These factors include obstetric and non-obstetric factors which are not limited to haemorrhage, infection, unsafe abortion, obstructed labour, prolonged labour, eclampsia, anaemia, poor attitude of health workers (nurses, midwives, doctors etc), poor healthcare services and delays.
Also, cultural biases, inability to make prompt decisions, unavailability of transportation to access health facility, lack of life-saving equipment, unskilled attendants, negligence and strikes are contributory factors to maternal mortality.
However, the attitudes of health workers have been found to play very critical roles during pregnancy, during child birth and after child delivery.
One of the biggest lapses is the inability of health workers and medical professionals to detect these signs of complications early before they degenerate.
It is also sad that these complications could have been tackled or prevented with the right and essential interventions if the workers had put the right attitude, dedication and empathy to it.
It has been recorded that over 90 per cent of deaths in Nigerian hospitals are due to poor attitude of health workers.
Thomas Agan, the Chief Medical Director (CMD), University of Calabar Teaching Hospital (UCTH), had disclosed the information on Sept. 19, 2017.
Agan, who doubles as the Chairman, Committee of Chief Medical Directors of Federal Tertiary Hospitals in Nigeria, had said that some health workers were not taking the lives of patients seriously in spite of their professional training and work ethics.
“Until healthcare givers in our hospitals begin to realise that the health of the patient he/she is handling could be his own, his wife or siblings, things will not go well.
“Until we realise that we will be held accountable for every challenge we create, things will not go down well.
“Our oath, for instance, says we should preserve life from conception to death; this means that the life that is entrusted into your hands must be preserved,’’ he had said.
His statement substantiated some accounts of women who told NAN the ordeal they had gone through in the hands of health workers, including midwives and nurses while pregnant or giving birth in hospitals, especially public hospitals.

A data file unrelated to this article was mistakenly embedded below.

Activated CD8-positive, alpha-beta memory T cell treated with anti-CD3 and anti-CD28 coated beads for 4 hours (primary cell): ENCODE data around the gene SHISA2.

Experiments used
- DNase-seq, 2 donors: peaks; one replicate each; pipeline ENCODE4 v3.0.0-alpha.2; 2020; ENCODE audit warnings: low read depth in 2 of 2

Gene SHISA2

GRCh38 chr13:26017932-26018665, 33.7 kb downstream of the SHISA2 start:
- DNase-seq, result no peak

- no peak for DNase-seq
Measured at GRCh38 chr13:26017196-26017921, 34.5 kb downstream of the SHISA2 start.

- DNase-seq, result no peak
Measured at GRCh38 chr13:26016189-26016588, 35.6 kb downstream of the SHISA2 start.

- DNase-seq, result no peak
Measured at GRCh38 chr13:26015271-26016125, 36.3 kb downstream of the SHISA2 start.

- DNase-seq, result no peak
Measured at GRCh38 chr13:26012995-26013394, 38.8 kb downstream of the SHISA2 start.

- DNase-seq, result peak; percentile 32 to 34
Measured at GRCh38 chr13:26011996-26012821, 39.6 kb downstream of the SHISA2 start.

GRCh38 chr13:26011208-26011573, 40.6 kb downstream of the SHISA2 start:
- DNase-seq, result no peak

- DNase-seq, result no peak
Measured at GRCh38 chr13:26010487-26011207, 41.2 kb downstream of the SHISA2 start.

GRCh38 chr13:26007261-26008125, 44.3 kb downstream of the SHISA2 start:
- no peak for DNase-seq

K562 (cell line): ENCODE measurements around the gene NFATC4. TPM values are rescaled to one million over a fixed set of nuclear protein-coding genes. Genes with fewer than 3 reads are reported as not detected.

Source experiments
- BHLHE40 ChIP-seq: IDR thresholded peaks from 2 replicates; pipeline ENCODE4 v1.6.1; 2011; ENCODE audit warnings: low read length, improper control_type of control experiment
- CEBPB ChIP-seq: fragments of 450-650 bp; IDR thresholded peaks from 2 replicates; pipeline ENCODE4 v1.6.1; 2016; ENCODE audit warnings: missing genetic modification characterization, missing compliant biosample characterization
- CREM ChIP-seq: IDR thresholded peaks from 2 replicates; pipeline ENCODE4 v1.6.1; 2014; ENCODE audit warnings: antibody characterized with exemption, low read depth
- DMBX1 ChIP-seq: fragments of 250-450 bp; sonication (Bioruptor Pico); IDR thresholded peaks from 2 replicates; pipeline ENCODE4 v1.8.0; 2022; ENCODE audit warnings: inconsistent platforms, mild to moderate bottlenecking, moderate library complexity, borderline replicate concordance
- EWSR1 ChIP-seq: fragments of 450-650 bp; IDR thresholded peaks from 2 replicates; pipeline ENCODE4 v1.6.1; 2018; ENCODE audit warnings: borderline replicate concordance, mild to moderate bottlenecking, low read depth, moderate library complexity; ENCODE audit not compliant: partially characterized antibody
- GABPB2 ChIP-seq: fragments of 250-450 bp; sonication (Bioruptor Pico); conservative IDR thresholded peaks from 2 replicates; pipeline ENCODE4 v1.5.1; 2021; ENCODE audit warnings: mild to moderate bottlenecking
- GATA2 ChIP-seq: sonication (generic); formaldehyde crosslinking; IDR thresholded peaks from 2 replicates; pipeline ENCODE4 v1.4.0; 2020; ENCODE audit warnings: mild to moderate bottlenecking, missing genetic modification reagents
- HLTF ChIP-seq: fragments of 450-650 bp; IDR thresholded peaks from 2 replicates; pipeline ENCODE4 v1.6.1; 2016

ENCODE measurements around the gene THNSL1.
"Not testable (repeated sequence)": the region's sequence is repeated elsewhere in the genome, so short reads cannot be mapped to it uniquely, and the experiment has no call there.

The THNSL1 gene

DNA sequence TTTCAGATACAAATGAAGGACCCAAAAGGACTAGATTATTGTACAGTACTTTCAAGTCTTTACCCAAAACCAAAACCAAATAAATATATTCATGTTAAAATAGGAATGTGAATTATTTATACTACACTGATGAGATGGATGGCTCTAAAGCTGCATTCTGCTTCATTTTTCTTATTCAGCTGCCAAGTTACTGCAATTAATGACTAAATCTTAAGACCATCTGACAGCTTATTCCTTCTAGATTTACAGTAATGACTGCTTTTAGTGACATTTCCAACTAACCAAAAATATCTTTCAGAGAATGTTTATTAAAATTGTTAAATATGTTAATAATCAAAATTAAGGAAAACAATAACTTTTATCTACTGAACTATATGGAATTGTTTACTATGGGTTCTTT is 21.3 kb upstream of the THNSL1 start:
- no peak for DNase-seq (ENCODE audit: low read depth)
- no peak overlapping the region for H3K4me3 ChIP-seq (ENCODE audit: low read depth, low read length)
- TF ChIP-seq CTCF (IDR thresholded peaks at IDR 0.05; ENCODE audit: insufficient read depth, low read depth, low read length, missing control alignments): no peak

Mrs Ij George, a mother of three who uses a public health facility in Lagos, is yet another person who narrated to NAN her near fatal experience.
“I gave birth to a set of twins about five months ago in a private hospital because my last experience with the workers in a public facility left a bad impression.
“I almost had a miscarriage at 11 weeks; I was bleeding and went to a public hospital.
“I was crying, pleading and wailing to be attended to with immediacy but they insisted that we do the registration and paper work before any form of first aid or help could be given to me.
“I told them my husband can pay for all of those while they attend to me, but they refused saying that was the procedure.
“We left to a private hospital where I was attended to while my husband sorted out the registration and other issues.
“They actually looked at me first because it was an emergency; they rushed me into a room, checked me, scanned to see how the foetus was doing and eventually stabilised me,’’ she told NAN.
Mrs Folake Iyanu said her baby came out as still birth having gone through long and hard labour without the doctor or midwife showing sense of urgency or even being empathetic.
“The doctor was not accessible and when he showed up, he was detached; the baby eventually came as still birth,’’ she wept as she recounted the incident to NAN.
These situations are some of the practical examples that could have contributed to Nigeria’s high maternal mortality indices.
According to the United Nations International Children’s Emergency Fund (UNICEF), maternal and newborn mortality and morbidity in Nigeria is one of the highest in the world with an estimated 574 maternal deaths for every 100,000 live births according to Nigeria Demographic and Health Survey (NDHS 2013).
Nigeria contributes about 10 per cent of global burden of maternal deaths and the health indices are particularly very poor in the northern part of the country.